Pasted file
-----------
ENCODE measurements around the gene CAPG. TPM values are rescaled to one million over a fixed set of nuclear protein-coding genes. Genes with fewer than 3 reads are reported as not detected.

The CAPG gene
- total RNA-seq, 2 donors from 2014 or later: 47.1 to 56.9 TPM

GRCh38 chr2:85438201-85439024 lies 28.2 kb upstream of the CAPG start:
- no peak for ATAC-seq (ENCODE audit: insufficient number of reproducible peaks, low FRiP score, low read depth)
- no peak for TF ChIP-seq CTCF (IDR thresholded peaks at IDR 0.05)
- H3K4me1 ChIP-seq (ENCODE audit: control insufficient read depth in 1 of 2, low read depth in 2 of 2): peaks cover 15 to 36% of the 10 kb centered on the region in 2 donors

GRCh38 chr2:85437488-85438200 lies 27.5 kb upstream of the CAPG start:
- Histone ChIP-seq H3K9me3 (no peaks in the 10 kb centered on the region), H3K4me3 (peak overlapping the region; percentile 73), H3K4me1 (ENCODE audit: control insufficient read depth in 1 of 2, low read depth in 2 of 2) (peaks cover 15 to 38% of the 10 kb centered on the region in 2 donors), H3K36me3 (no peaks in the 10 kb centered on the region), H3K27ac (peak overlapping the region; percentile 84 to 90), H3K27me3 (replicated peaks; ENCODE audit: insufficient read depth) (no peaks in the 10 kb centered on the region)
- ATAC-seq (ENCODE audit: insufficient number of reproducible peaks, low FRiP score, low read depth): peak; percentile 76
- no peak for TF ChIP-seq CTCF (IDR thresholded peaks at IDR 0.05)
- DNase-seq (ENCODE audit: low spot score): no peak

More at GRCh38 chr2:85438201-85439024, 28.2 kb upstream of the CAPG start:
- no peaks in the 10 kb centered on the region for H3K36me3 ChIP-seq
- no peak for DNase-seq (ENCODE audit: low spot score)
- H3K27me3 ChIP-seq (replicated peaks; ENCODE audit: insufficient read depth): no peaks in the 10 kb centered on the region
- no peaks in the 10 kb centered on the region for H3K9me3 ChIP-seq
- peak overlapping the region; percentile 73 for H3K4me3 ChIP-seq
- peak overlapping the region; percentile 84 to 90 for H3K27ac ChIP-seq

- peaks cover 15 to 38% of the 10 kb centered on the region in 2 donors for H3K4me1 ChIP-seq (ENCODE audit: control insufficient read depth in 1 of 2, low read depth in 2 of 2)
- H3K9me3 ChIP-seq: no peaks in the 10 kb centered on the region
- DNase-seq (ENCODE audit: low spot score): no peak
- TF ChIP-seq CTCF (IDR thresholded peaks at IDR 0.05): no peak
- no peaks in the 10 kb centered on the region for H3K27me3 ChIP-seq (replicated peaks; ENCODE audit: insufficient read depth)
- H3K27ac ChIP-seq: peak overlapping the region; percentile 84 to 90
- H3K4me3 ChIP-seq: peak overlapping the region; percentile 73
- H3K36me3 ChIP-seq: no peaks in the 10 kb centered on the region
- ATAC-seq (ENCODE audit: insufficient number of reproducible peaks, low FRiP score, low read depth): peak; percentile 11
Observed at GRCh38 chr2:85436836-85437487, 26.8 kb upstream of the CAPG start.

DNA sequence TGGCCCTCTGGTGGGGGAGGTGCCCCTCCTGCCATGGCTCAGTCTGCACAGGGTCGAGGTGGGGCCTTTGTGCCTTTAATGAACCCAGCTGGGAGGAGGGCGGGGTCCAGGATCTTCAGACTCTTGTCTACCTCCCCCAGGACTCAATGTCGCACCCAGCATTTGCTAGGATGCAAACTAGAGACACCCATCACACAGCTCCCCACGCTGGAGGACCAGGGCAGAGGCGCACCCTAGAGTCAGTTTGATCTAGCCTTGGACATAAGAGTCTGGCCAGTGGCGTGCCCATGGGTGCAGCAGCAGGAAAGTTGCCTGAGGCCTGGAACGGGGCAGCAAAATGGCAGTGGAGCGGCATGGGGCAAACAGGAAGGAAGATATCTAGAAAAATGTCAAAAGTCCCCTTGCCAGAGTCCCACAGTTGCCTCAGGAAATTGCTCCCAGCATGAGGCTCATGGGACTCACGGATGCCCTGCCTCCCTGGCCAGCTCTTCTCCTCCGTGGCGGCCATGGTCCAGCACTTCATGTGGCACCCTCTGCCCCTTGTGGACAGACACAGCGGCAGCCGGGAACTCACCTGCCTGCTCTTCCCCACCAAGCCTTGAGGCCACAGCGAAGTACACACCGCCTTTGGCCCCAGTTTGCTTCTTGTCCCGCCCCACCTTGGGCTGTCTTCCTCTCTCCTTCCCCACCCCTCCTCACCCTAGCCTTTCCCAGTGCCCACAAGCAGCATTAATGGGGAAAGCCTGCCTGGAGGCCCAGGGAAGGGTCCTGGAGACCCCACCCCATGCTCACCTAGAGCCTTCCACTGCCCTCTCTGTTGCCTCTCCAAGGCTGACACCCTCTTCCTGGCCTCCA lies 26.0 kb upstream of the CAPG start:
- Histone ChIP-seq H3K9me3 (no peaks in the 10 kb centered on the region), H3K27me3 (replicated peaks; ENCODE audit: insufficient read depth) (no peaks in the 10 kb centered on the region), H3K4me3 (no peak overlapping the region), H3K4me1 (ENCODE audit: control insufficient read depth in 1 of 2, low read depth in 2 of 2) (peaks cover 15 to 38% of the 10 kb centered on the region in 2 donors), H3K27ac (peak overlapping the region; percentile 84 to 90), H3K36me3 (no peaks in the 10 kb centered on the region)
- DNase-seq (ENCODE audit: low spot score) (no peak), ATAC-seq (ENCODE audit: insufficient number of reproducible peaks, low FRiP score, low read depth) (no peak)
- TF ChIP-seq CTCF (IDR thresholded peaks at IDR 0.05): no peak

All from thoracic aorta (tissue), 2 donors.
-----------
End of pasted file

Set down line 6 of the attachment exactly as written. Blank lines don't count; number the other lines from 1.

- no peak for TF ChIP-seq CTCF (IDR thresholded peaks at IDR 0.05)